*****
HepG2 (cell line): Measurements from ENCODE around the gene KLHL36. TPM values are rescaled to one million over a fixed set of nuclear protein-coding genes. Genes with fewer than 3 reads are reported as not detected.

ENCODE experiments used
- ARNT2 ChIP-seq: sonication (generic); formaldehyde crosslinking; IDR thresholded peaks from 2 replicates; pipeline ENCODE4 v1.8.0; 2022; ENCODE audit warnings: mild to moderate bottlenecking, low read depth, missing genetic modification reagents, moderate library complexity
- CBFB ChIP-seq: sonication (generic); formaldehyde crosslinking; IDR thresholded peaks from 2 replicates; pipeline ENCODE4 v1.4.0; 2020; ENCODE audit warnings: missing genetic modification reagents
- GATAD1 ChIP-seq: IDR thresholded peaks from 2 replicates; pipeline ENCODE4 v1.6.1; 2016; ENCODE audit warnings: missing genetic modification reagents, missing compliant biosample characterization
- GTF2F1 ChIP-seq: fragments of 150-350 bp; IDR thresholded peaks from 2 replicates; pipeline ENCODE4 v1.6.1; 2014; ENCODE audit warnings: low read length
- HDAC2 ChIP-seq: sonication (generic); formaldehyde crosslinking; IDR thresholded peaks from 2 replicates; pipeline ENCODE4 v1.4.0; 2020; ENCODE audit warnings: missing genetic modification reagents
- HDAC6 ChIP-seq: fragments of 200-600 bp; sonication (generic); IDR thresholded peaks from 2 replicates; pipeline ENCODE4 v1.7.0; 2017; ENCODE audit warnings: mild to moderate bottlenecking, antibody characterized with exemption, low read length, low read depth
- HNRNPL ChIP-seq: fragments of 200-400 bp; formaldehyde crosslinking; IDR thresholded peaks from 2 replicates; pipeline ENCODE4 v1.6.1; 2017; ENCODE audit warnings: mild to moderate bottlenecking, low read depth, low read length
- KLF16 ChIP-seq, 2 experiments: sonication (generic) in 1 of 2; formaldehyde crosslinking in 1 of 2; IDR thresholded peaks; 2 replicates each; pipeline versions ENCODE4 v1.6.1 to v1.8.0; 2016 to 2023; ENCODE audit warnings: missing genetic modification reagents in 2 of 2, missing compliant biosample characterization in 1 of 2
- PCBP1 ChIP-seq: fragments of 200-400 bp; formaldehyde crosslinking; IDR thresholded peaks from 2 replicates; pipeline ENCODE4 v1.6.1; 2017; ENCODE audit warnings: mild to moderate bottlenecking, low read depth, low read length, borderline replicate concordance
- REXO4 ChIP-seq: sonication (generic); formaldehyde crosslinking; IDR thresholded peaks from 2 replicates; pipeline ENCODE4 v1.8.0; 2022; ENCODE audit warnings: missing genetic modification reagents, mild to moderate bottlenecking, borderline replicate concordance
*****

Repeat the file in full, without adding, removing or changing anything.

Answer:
HepG2 (cell line): Measurements from ENCODE around the gene KLHL36. TPM values are rescaled to one million over a fixed set of nuclear protein-coding genes. Genes with fewer than 3 reads are reported as not detected.

ENCODE experiments used
- ARNT2 ChIP-seq: sonication (generic); formaldehyde crosslinking; IDR thresholded peaks from 2 replicates; pipeline ENCODE4 v1.8.0; 2022; ENCODE audit warnings: mild to moderate bottlenecking, low read depth, missing genetic modification reagents, moderate library complexity
- CBFB ChIP-seq: sonication (generic); formaldehyde crosslinking; IDR thresholded peaks from 2 replicates; pipeline ENCODE4 v1.4.0; 2020; ENCODE audit warnings: missing genetic modification reagents
- GATAD1 ChIP-seq: IDR thresholded peaks from 2 replicates; pipeline ENCODE4 v1.6.1; 2016; ENCODE audit warnings: missing genetic modification reagents, missing compliant biosample characterization
- GTF2F1 ChIP-seq: fragments of 150-350 bp; IDR thresholded peaks from 2 replicates; pipeline ENCODE4 v1.6.1; 2014; ENCODE audit warnings: low read length
- HDAC2 ChIP-seq: sonication (generic); formaldehyde crosslinking; IDR thresholded peaks from 2 replicates; pipeline ENCODE4 v1.4.0; 2020; ENCODE audit warnings: missing genetic modification reagents
- HDAC6 ChIP-seq: fragments of 200-600 bp; sonication (generic); IDR thresholded peaks from 2 replicates; pipeline ENCODE4 v1.7.0; 2017; ENCODE audit warnings: mild to moderate bottlenecking, antibody characterized with exemption, low read length, low read depth
- HNRNPL ChIP-seq: fragments of 200-400 bp; formaldehyde crosslinking; IDR thresholded peaks from 2 replicates; pipeline ENCODE4 v1.6.1; 2017; ENCODE audit warnings: mild to moderate bottlenecking, low read depth, low read length
- KLF16 ChIP-seq, 2 experiments: sonication (generic) in 1 of 2; formaldehyde crosslinking in 1 of 2; IDR thresholded peaks; 2 replicates each; pipeline versions ENCODE4 v1.6.1 to v1.8.0; 2016 to 2023; ENCODE audit warnings: missing genetic modification reagents in 2 of 2, missing compliant biosample characterization in 1 of 2
- PCBP1 ChIP-seq: fragments of 200-400 bp; formaldehyde crosslinking; IDR thresholded peaks from 2 replicates; pipeline ENCODE4 v1.6.1; 2017; ENCODE audit warnings: mild to moderate bottlenecking, low read depth, low read length, borderline replicate concordance
- REXO4 ChIP-seq: sonication (generic); formaldehyde crosslinking; IDR thresholded peaks from 2 replicates; pipeline ENCODE4 v1.8.0; 2022; ENCODE audit warnings: missing genetic modification reagents, mild to moderate bottlenecking, borderline replicate concordance